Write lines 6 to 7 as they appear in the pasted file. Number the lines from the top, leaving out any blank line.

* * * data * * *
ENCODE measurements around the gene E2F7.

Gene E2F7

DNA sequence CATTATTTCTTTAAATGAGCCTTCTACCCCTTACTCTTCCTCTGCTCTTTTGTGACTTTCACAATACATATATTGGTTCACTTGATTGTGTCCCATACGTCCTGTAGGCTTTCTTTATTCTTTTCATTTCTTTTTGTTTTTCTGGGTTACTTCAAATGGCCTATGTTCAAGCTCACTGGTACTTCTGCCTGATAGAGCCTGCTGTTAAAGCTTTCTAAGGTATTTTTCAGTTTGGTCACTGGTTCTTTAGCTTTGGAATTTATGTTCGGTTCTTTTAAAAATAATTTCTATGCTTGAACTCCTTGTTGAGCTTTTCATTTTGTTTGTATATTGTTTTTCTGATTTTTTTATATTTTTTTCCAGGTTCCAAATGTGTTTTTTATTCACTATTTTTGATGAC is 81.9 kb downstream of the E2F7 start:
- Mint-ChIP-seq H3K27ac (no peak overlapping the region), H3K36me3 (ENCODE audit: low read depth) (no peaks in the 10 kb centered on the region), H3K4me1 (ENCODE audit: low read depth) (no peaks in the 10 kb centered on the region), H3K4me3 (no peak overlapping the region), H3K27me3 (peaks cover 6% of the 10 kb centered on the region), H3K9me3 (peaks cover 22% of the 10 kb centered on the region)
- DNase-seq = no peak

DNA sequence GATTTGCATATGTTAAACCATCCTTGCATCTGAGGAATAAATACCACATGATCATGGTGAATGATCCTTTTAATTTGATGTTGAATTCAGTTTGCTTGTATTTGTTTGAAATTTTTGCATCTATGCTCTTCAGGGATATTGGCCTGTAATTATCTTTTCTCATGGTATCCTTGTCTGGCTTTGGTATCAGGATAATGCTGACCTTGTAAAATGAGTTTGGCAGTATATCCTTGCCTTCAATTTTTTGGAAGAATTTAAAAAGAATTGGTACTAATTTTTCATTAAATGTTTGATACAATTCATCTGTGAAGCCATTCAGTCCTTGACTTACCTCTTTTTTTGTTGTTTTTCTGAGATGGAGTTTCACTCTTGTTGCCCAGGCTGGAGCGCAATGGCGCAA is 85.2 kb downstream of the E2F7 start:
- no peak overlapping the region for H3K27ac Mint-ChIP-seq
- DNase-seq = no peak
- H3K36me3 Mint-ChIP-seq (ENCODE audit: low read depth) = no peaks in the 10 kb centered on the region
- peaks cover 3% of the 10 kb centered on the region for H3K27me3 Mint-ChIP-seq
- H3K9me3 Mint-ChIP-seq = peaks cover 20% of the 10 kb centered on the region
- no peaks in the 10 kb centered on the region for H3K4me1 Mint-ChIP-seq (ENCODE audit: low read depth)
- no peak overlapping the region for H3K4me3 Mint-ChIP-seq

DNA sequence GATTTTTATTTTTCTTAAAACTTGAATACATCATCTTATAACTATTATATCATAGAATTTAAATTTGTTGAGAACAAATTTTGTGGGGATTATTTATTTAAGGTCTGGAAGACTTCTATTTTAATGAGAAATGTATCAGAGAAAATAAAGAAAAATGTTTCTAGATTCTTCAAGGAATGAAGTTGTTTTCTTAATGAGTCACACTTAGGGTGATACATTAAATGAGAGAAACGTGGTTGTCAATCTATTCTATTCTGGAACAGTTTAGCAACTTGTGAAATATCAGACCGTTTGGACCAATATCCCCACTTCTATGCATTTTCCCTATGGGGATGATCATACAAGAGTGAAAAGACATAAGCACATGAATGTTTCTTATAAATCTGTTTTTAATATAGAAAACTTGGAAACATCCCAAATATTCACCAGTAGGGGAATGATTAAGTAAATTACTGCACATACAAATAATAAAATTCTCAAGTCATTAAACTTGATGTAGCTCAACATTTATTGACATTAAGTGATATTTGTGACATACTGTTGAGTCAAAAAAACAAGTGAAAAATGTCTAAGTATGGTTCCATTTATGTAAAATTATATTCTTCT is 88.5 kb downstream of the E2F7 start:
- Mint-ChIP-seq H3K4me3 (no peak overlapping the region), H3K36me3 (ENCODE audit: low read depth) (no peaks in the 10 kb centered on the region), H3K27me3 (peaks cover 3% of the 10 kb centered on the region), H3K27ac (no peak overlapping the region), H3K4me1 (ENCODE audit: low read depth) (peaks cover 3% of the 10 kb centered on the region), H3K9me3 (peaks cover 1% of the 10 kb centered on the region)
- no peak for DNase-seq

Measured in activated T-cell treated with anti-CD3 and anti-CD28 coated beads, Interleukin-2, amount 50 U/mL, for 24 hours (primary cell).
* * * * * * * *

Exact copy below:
DNA sequence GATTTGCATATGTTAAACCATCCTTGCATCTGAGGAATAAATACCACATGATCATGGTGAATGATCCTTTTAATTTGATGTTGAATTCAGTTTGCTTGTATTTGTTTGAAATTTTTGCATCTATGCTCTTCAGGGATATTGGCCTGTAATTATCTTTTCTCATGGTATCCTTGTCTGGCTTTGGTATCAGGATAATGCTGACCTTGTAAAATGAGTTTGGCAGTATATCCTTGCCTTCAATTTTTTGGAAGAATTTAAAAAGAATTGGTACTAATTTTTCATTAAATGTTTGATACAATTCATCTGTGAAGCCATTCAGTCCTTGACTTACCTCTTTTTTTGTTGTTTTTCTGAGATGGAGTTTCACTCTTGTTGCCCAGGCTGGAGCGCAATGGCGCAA is 85.2 kb downstream of the E2F7 start:
- no peak overlapping the region for H3K27ac Mint-ChIP-seq